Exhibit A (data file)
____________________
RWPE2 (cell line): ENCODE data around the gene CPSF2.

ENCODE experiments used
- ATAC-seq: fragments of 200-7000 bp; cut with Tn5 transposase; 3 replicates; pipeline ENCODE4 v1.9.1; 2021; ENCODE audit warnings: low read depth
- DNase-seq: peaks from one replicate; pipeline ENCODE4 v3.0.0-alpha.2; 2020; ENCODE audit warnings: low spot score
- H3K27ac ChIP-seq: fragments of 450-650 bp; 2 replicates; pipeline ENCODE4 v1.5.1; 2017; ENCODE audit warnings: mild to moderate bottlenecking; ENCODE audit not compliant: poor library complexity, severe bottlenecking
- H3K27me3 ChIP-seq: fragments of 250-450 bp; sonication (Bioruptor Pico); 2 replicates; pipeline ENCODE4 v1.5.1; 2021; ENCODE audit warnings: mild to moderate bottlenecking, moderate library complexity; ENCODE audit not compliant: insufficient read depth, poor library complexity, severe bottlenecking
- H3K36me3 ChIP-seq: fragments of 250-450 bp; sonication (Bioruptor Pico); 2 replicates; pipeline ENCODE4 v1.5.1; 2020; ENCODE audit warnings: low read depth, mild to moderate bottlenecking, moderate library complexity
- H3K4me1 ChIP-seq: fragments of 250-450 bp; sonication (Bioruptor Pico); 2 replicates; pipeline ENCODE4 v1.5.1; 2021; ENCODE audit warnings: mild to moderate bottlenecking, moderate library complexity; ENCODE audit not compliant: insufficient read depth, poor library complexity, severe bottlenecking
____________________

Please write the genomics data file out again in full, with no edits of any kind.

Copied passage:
RWPE2 (cell line): ENCODE data around the gene CPSF2.

ENCODE experiments used
- ATAC-seq: fragments of 200-7000 bp; cut with Tn5 transposase; 3 replicates; pipeline ENCODE4 v1.9.1; 2021; ENCODE audit warnings: low read depth
- DNase-seq: peaks from one replicate; pipeline ENCODE4 v3.0.0-alpha.2; 2020; ENCODE audit warnings: low spot score
- H3K27ac ChIP-seq: fragments of 450-650 bp; 2 replicates; pipeline ENCODE4 v1.5.1; 2017; ENCODE audit warnings: mild to moderate bottlenecking; ENCODE audit not compliant: poor library complexity, severe bottlenecking
- H3K27me3 ChIP-seq: fragments of 250-450 bp; sonication (Bioruptor Pico); 2 replicates; pipeline ENCODE4 v1.5.1; 2021; ENCODE audit warnings: mild to moderate bottlenecking, moderate library complexity; ENCODE audit not compliant: insufficient read depth, poor library complexity, severe bottlenecking
- H3K36me3 ChIP-seq: fragments of 250-450 bp; sonication (Bioruptor Pico); 2 replicates; pipeline ENCODE4 v1.5.1; 2020; ENCODE audit warnings: low read depth, mild to moderate bottlenecking, moderate library complexity
- H3K4me1 ChIP-seq: fragments of 250-450 bp; sonication (Bioruptor Pico); 2 replicates; pipeline ENCODE4 v1.5.1; 2021; ENCODE audit warnings: mild to moderate bottlenecking, moderate library complexity; ENCODE audit not compliant: insufficient read depth, poor library complexity, severe bottlenecking